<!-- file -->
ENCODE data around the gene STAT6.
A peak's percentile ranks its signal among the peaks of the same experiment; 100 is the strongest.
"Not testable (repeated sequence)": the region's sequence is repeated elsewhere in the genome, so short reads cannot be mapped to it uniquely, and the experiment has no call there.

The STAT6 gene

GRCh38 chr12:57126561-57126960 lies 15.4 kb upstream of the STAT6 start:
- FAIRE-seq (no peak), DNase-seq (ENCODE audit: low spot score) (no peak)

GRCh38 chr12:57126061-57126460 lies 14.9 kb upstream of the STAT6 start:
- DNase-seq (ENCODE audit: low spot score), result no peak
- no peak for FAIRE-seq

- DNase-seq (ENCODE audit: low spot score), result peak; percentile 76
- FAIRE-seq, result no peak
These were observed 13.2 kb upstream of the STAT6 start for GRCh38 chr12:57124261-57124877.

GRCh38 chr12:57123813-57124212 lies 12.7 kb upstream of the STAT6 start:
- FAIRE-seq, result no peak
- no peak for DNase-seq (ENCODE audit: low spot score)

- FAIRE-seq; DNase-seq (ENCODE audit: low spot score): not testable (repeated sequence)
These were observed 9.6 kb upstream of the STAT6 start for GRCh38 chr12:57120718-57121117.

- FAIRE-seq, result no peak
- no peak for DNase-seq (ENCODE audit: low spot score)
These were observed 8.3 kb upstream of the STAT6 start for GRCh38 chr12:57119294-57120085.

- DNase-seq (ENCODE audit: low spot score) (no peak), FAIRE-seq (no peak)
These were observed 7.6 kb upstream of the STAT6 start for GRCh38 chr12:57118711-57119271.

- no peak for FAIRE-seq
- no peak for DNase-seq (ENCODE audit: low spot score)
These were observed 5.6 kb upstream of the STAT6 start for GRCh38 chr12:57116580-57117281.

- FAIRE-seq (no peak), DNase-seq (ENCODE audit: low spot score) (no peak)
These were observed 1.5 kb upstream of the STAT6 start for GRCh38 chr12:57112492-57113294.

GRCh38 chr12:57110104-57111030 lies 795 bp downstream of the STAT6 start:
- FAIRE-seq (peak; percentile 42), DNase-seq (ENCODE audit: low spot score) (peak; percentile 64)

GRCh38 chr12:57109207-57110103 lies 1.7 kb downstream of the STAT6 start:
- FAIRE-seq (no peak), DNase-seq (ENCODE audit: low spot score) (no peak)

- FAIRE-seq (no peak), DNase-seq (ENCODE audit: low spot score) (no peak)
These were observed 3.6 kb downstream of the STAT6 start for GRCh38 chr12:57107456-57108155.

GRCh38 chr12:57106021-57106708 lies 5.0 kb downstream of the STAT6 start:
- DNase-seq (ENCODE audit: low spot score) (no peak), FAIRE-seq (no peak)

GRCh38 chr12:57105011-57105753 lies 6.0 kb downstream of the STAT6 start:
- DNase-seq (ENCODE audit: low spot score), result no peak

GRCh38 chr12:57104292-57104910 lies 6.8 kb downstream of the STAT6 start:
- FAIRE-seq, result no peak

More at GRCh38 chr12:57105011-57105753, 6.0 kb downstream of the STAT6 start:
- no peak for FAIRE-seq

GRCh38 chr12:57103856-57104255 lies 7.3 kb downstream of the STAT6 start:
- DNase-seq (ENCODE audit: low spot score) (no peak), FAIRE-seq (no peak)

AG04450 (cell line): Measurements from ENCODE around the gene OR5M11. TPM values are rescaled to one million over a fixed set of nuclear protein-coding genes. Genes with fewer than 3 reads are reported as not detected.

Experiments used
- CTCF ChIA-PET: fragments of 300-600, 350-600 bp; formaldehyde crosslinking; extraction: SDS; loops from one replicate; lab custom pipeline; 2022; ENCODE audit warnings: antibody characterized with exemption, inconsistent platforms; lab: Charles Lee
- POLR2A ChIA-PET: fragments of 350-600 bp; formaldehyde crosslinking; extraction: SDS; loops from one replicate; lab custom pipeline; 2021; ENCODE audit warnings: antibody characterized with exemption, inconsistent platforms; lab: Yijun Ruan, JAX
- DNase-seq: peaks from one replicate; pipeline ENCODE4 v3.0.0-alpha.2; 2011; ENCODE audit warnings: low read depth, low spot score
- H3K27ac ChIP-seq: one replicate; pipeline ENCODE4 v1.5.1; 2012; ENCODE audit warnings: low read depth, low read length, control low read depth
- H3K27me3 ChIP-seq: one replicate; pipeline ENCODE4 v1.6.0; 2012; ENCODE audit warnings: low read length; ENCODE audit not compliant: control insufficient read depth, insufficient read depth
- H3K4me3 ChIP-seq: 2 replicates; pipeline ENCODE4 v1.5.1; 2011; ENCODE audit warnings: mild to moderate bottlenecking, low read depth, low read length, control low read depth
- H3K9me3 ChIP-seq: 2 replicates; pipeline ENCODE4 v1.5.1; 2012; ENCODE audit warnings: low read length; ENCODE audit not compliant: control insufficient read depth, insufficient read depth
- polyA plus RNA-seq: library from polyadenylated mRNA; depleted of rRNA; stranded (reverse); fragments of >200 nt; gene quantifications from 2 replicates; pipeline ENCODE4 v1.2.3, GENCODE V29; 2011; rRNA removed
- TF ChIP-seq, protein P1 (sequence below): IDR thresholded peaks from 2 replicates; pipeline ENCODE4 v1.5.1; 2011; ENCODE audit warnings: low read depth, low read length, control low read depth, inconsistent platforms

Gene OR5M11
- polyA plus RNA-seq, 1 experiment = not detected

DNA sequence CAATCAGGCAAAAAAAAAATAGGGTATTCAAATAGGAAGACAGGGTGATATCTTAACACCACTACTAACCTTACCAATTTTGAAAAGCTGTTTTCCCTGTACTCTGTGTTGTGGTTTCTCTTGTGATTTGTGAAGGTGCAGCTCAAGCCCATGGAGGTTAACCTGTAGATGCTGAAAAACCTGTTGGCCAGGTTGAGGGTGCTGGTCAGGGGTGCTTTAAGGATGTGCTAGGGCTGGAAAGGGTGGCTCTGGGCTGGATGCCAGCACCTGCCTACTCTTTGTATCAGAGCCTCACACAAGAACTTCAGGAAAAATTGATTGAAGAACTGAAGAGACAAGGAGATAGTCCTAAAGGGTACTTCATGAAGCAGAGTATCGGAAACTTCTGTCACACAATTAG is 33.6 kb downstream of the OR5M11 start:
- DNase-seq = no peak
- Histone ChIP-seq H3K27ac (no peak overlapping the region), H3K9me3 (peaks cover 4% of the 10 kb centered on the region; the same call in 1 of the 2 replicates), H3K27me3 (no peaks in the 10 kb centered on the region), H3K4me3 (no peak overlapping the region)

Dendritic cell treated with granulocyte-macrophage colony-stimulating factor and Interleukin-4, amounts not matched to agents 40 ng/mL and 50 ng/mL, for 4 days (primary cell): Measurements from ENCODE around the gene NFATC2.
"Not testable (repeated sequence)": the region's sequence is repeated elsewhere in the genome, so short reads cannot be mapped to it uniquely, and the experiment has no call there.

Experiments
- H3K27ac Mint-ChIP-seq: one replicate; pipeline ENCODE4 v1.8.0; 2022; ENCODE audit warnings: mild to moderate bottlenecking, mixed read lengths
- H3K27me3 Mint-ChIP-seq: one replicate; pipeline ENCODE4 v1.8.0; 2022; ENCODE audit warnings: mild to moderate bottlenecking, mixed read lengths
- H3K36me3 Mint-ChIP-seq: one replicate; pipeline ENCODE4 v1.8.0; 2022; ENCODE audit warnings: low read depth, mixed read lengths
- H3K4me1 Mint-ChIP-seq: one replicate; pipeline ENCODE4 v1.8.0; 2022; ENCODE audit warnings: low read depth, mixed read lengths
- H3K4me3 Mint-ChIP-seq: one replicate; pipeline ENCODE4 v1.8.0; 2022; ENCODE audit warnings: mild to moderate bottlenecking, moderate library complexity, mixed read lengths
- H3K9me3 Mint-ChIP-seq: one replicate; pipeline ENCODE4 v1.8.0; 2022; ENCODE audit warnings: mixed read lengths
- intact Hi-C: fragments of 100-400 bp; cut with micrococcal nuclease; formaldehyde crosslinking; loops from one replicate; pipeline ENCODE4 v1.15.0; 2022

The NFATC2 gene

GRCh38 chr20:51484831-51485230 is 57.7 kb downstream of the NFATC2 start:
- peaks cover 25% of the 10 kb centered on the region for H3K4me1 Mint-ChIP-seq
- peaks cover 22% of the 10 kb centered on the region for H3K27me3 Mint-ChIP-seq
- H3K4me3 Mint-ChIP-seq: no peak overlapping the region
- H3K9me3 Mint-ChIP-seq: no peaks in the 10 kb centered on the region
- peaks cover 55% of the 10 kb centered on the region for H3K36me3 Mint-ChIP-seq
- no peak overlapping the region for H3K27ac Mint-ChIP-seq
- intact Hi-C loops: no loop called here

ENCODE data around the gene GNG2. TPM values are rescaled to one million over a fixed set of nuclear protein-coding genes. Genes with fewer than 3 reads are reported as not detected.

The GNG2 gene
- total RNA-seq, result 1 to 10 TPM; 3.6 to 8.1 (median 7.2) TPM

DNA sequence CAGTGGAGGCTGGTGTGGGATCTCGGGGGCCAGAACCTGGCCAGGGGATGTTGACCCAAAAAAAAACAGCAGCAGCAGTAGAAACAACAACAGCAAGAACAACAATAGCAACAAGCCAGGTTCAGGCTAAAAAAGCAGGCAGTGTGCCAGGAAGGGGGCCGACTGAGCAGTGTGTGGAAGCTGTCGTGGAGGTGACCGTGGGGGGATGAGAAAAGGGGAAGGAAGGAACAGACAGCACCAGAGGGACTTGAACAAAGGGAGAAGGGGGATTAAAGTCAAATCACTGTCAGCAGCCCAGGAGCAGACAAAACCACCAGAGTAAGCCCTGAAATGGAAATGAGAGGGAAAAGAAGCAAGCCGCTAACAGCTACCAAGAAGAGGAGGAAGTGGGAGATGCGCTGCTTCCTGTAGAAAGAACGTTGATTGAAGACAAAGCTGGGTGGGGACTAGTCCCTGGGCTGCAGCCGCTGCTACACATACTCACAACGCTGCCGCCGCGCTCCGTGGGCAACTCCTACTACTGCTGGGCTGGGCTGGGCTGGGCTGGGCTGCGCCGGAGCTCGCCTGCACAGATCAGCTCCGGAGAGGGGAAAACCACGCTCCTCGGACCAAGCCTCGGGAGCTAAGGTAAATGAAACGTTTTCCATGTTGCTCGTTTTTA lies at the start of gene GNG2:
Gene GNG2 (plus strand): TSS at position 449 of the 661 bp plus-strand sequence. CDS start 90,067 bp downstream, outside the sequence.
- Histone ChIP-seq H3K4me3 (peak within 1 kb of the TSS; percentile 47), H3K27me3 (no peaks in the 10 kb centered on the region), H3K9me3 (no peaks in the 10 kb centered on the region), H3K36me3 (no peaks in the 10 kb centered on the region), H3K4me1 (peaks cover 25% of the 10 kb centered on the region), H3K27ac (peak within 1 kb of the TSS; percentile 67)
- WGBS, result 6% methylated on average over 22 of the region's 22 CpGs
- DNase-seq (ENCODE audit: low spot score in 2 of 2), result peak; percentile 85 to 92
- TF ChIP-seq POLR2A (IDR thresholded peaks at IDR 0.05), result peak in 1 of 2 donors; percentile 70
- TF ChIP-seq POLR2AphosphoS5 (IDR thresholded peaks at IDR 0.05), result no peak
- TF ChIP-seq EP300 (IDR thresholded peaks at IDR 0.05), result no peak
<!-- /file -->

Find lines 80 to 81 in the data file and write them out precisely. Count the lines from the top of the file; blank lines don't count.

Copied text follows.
The GNG2 gene
- total RNA-seq, result 1 to 10 TPM; 3.6 to 8.1 (median 7.2) TPM